“I think that would really be the only way to adequately address the risk,” he said. “Ultimately, society pays for it either way. So do we do it upfront in a fair and controlled manner? Or do we do it after the fact, when we have to open up the government coffers, and borrow money from the global financial marketplace. It’s one of the two. Either way we have to finance the risk. Doing it proactively makes the most sense.”


“The great part about that is … it’s about the law of large numbers. If you require everyone in a certain community or certain areas to buy that insurance you avoid things like adverse selection,” added Daley.

But coverage only addresses part of the problem. Compounding the severity of uninsured risk is that those reluctant or unable to obtain policies are probably not spending money on mitigation efforts either. It’s hard to justify an investment that you may or may not ever see a return on it.

Regulations are a key factor, including more stringent building codes that address exposures. Los Angeles and other California cities have passed sweeping laws requiring owners to retrofit some of the most vulnerable commercial properties. But in the absence of laws, property owners often have little incentive to be proactive.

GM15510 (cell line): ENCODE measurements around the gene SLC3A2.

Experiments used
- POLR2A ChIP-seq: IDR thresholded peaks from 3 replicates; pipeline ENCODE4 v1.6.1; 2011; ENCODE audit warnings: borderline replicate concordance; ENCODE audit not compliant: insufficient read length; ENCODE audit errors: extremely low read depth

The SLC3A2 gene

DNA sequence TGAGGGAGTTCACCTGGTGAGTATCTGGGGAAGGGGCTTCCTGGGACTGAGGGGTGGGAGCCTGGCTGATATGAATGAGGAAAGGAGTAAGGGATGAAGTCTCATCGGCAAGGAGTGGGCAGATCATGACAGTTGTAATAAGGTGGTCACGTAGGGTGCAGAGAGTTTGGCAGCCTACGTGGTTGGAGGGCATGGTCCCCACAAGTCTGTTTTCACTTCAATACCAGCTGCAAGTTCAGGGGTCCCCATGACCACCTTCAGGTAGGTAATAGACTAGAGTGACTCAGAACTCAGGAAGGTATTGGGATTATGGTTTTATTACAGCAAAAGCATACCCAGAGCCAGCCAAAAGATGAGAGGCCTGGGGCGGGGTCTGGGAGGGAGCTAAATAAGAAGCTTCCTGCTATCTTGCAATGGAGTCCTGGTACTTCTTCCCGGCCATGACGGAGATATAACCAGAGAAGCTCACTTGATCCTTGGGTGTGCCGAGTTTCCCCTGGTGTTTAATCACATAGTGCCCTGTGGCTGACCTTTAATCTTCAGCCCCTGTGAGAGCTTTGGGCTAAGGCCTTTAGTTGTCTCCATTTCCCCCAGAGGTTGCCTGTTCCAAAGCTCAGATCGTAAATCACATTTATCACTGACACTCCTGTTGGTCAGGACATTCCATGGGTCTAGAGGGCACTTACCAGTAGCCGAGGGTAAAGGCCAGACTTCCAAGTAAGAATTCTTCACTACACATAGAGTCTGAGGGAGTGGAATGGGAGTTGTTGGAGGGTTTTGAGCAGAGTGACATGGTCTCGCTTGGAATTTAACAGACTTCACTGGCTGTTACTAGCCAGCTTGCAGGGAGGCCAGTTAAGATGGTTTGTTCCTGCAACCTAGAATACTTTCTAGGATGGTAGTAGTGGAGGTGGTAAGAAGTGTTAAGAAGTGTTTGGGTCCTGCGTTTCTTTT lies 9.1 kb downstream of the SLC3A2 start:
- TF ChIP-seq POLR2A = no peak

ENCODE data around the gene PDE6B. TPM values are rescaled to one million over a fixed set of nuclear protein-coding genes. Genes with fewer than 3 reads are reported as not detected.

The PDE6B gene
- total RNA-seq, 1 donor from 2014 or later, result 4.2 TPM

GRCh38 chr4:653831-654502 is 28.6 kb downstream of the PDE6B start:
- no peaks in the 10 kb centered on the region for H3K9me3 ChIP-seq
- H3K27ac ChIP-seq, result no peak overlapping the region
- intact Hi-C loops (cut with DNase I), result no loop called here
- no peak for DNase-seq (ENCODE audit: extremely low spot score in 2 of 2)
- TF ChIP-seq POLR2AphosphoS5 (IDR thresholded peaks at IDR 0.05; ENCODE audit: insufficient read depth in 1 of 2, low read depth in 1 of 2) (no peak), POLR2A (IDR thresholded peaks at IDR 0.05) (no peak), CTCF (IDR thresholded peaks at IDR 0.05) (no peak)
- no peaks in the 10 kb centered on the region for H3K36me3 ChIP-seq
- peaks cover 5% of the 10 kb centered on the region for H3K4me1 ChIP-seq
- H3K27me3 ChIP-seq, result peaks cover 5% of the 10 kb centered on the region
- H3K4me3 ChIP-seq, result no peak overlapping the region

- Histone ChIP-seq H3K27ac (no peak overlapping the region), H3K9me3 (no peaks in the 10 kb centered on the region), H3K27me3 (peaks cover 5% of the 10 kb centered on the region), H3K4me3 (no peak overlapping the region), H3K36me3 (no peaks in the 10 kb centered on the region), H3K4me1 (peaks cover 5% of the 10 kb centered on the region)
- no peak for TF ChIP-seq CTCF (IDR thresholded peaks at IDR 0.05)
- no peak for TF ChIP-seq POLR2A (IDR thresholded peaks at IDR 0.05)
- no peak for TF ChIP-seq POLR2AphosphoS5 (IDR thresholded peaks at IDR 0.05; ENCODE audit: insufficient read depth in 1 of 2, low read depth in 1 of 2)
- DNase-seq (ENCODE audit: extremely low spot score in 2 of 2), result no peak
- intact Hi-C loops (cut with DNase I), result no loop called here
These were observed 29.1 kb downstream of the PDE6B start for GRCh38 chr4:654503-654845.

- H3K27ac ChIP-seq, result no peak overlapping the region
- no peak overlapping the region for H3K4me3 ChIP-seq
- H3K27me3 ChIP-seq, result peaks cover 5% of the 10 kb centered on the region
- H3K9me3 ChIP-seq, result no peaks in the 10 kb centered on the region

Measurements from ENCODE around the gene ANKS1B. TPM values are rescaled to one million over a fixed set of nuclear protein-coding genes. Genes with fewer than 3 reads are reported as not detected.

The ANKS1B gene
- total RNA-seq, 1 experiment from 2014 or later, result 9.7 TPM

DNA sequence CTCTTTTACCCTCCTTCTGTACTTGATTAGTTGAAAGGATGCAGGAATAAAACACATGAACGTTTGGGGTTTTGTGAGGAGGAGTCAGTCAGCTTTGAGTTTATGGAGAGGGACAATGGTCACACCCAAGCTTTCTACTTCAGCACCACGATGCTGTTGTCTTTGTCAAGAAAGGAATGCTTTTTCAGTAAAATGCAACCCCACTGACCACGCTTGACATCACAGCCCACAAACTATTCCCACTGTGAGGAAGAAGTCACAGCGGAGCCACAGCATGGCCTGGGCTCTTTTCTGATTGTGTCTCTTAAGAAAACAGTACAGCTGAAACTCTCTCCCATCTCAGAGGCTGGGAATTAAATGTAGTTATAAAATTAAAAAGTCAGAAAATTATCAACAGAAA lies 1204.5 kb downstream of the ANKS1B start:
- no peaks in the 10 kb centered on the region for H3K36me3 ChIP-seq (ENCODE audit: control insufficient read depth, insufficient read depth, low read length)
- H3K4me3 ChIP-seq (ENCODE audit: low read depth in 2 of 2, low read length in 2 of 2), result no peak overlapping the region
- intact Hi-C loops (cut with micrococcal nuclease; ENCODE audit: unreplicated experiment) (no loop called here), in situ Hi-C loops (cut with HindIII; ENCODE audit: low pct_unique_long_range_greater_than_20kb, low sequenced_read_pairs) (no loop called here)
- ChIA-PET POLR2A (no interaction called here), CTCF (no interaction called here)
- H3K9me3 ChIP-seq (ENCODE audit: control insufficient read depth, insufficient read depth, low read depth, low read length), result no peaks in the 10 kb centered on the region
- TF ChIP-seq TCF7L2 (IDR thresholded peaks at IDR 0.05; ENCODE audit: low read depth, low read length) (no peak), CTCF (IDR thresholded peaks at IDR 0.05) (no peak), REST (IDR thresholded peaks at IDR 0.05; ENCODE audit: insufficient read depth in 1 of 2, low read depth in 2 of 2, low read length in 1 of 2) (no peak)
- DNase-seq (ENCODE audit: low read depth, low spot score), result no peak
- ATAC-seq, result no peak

Proposals have emerged in recent years that tie mitigation to coverage for property owners in disaster prone areas.

“Ultimately, society pays for it either way. So do we do it upfront in a fair and controlled manner? Or do we do it after the fact, when we have to open up the government coffers, and borrow money from the global financial marketplace.” — Tom Mackey, risk management consultant, EPIC Insurance Brokers and Consultants

One idea is to offer five- to 10-year policies, attached to the property rather than the individual owner. Policies would transfer with ownership, and premiums would be lower for properties with loss-reduction features. Insurers would partner with mortgage lenders to offer low-interest loans for resilience upgrades.

There’s little down side. Banks benefit from reduced risk of loss to the property. Insurers reduce potential claim payments. Property owners benefit from added value when marketing the property to future buyers. And taxpayers take on a smaller share of the burden of disaster relief. Wins all around. But so far, that’s just a concept.